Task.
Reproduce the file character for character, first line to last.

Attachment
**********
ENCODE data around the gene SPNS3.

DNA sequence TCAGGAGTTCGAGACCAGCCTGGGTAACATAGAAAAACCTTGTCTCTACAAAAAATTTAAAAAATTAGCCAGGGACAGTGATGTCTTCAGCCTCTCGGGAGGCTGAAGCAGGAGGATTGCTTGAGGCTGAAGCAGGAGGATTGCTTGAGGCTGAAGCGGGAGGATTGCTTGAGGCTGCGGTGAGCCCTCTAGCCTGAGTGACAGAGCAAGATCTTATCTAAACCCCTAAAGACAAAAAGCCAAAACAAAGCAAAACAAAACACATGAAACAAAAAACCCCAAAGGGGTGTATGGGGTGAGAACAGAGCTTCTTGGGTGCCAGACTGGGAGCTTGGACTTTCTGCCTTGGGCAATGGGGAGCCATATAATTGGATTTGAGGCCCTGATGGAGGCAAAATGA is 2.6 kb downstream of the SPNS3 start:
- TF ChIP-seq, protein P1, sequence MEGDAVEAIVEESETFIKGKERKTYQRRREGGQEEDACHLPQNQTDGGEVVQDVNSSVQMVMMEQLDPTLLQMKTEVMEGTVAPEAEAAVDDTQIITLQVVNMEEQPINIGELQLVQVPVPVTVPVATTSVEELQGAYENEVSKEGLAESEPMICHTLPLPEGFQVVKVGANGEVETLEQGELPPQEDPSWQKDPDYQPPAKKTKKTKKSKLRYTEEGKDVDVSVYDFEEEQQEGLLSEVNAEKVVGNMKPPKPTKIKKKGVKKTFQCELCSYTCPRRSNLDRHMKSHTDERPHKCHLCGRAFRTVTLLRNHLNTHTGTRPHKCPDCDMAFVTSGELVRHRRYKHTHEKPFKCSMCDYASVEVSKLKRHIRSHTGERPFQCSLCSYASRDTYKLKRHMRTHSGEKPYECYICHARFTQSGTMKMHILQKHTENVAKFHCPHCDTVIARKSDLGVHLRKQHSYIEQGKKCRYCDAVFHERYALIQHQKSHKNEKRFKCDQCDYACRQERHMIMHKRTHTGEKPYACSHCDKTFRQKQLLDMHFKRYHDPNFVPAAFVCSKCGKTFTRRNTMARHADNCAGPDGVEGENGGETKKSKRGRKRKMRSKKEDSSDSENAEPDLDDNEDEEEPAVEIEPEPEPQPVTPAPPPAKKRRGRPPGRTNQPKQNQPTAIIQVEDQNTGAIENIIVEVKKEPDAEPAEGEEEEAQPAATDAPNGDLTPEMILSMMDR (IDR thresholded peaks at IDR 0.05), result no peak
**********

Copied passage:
ENCODE data around the gene SPNS3.

DNA sequence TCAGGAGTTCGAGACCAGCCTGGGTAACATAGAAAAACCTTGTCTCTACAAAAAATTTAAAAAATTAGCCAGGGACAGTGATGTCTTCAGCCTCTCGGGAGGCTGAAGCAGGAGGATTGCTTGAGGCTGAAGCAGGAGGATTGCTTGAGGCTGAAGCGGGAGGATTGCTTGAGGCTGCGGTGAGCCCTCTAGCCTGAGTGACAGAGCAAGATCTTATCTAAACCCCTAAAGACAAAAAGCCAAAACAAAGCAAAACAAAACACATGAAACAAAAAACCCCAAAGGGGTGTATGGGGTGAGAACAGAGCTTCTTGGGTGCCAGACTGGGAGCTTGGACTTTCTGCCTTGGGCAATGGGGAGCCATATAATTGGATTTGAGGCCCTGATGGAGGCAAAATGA is 2.6 kb downstream of the SPNS3 start:
- TF ChIP-seq, protein P1, sequence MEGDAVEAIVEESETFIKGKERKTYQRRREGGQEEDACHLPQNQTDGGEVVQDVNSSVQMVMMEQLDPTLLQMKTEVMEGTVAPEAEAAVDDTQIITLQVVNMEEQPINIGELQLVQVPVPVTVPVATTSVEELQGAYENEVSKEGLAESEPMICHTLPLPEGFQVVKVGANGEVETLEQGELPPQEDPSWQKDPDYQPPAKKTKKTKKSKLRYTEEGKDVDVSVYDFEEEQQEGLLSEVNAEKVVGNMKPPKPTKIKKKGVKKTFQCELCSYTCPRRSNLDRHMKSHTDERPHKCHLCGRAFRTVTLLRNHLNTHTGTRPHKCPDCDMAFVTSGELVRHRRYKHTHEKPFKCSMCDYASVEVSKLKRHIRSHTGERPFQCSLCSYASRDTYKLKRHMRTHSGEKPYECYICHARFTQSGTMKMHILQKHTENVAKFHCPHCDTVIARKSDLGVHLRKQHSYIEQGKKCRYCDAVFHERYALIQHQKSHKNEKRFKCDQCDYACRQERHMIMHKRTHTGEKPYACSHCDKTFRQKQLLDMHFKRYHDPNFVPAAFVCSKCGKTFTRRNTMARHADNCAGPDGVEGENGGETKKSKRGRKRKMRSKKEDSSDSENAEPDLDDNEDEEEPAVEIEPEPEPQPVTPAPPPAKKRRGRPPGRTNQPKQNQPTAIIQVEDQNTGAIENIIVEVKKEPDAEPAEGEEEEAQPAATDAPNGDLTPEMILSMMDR (IDR thresholded peaks at IDR 0.05), result no peak